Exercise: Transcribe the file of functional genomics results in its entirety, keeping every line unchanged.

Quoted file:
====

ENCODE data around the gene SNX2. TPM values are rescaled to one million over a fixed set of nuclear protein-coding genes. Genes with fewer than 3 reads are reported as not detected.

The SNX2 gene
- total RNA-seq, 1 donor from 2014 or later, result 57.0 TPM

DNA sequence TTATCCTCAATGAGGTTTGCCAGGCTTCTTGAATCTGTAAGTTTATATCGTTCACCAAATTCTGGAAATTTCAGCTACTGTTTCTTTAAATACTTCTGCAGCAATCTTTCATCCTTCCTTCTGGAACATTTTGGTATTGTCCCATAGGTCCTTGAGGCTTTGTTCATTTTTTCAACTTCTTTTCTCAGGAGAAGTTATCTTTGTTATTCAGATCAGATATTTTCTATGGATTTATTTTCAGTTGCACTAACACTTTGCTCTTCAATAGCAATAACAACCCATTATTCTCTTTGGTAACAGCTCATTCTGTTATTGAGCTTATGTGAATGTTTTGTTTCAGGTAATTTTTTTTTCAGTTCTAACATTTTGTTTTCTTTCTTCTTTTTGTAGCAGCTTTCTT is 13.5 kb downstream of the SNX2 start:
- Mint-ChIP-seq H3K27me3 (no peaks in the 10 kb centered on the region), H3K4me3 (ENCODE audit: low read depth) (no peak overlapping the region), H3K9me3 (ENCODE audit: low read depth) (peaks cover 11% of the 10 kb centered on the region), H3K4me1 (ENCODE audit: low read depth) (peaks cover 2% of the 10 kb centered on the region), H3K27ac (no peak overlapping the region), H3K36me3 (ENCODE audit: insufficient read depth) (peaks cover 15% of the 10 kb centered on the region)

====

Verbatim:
ENCODE data around the gene SNX2. TPM values are rescaled to one million over a fixed set of nuclear protein-coding genes. Genes with fewer than 3 reads are reported as not detected.

The SNX2 gene
- total RNA-seq, 1 donor from 2014 or later, result 57.0 TPM

DNA sequence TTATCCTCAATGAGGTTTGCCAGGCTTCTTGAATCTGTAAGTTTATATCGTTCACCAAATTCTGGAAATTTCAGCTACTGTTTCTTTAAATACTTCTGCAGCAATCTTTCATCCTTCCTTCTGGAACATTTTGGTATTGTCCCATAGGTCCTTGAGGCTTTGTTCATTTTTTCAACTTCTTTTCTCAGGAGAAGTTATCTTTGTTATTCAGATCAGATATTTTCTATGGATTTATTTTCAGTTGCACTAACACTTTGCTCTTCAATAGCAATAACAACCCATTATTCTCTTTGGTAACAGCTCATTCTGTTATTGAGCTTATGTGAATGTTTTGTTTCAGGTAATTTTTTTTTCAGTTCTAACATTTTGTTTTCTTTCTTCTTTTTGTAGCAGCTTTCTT is 13.5 kb downstream of the SNX2 start:
- Mint-ChIP-seq H3K27me3 (no peaks in the 10 kb centered on the region), H3K4me3 (ENCODE audit: low read depth) (no peak overlapping the region), H3K9me3 (ENCODE audit: low read depth) (peaks cover 11% of the 10 kb centered on the region), H3K4me1 (ENCODE audit: low read depth) (peaks cover 2% of the 10 kb centered on the region), H3K27ac (no peak overlapping the region), H3K36me3 (ENCODE audit: insufficient read depth) (peaks cover 15% of the 10 kb centered on the region)